Fairy shrimp rediscovered in Belgium
Fairy shrimp re-discovered in Belgium
Fairy shrimps (Crustacea, Anostraca) are specialized inhabitants of inland water bodies that periodically dry or freeze over. Tipped of by local conservationists we traveled to Hainaut and were able to confirm the first observation since 1997 of a member of this basal crustacean order in Belgium and the first sighting of the species Branchipus schaefferi Fischer, 1834 since 1930. Nineteen populations were found in a restricted area. The current study illustrates that populations of fairy shrimp can remain undetected, although individuals are relatively large (1 – 4 cm) and conspicuous and often characterized by bright coloration, and even in relatively well-studied and monitored regions, such as Belgium. Large branchiopods are threatened in many parts of the world and notably in Western Europe. The main reason for this is the loss of temporary aquatic habitats as a result of intensive agriculture and urbanisation, and the few remaining habitats are often degraded.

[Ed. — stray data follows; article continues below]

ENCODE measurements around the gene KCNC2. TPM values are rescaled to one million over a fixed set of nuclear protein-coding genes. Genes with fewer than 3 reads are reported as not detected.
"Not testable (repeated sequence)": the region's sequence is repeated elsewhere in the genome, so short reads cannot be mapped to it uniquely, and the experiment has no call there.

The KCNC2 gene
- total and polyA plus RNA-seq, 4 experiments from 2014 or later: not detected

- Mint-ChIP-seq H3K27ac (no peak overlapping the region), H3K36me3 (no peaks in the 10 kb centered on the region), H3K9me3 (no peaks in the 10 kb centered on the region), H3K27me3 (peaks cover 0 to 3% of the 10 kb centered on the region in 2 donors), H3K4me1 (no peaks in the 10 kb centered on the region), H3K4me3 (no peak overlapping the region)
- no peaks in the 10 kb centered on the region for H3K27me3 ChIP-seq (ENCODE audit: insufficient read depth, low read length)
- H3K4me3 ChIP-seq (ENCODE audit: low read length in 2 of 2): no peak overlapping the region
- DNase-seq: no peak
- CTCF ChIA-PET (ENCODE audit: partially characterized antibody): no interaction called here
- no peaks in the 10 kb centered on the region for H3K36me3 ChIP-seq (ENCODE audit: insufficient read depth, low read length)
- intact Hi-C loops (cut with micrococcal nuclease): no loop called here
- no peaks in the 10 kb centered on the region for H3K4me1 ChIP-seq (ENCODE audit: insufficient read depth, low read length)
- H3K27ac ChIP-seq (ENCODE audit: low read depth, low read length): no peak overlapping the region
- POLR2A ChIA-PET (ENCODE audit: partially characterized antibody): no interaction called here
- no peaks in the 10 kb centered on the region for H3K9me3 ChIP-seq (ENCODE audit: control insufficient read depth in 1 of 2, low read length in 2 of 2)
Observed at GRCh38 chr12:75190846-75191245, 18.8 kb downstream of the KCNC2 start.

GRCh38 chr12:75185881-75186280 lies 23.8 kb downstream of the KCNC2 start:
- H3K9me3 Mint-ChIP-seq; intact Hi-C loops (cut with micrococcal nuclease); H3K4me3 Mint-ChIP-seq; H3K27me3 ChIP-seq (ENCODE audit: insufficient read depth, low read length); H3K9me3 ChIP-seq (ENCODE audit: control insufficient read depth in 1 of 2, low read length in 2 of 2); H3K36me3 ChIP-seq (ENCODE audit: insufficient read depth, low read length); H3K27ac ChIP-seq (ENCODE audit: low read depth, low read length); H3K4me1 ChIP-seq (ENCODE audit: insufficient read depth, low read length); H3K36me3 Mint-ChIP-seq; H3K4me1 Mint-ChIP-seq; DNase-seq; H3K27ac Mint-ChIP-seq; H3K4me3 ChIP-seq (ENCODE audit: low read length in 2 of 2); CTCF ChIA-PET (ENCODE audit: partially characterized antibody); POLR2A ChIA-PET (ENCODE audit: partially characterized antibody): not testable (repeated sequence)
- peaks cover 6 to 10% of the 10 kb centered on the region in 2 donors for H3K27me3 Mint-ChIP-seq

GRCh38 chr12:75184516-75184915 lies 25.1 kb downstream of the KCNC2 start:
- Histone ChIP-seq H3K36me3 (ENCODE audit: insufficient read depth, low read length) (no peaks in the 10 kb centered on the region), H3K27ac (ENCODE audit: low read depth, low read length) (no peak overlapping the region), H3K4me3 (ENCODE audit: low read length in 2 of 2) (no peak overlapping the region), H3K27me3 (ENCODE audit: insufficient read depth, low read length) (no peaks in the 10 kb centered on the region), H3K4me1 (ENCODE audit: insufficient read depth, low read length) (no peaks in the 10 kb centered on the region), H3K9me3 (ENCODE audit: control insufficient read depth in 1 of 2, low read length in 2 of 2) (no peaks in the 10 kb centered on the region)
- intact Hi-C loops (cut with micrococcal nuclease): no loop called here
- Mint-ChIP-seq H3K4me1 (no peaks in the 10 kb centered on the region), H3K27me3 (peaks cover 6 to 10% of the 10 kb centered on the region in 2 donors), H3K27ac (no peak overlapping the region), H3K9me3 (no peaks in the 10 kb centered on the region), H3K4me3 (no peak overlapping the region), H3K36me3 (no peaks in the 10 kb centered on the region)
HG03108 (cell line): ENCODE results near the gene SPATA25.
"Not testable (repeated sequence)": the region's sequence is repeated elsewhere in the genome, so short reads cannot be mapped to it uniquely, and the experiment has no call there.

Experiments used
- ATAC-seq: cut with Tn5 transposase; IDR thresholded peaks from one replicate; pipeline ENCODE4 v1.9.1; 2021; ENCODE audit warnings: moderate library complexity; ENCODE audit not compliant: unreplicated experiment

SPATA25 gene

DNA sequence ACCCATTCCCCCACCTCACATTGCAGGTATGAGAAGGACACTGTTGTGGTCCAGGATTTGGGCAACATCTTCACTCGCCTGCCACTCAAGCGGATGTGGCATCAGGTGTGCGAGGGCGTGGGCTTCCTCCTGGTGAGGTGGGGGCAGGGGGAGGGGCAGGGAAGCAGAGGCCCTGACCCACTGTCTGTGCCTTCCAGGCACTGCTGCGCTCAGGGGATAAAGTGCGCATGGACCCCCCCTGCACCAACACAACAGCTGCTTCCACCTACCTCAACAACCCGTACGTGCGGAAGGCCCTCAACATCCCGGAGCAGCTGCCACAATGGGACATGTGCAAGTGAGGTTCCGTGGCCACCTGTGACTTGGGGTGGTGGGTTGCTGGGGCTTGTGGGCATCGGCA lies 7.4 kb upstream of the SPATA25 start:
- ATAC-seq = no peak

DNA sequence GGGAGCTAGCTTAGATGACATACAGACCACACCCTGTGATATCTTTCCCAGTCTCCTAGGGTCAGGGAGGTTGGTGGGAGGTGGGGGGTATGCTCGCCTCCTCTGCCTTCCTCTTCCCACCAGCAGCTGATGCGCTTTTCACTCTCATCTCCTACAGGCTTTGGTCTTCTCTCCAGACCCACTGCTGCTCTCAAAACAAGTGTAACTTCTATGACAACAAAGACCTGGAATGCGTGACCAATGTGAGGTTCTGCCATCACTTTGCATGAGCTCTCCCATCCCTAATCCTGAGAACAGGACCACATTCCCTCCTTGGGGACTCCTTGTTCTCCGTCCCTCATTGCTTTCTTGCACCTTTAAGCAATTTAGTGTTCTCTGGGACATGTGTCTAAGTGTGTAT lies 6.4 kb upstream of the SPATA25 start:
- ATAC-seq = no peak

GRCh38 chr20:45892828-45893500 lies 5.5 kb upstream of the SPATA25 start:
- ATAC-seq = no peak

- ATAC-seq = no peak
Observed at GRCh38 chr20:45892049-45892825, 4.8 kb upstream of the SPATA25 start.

While public incentive to conserve a rare group of crustaceans may be limited, it is important to realize that temporary ponds not only house a unique crustacean fauna, but are also of vital importance for other endangered species of plants and animals (Williams, 2006). These include macrophytes, dragonflies and amphibians specifically linked with temporary waters. Substantial efforts and financial support have been directed at protecting certain endangered amphibians that use temporary ponds for breeding, such as the natterjack toad (Bufo calamita) and the fire bellied toad (Bombina bombina). Temporary pond restoration and construction projects performed for these ‘flagship’ species (e.g. EU life project Bombina) are likely to be beneficial for other typical temporary pond organisms too. For instance, different rare macrophytes were shown to re-emerge from old seed banks during pond restoration projects (Hilt et al., 2006). Due to the prolonged viability of their dormant eggs (Brendonck, 1996), it is not unlikely that large branchiopods may emerge from old egg banks present in the sediment. Consequently, a habitat oriented conservation strategy protecting the few remaining high quality temporary ponds and increasing temporary pond densities in the landscape is likely to be most beneficial as a large number of organism groups, including large branchiopods, will benefit from them.
Read more about the ecology of fairy shrimp and the remaining populations in Belgium in these publications: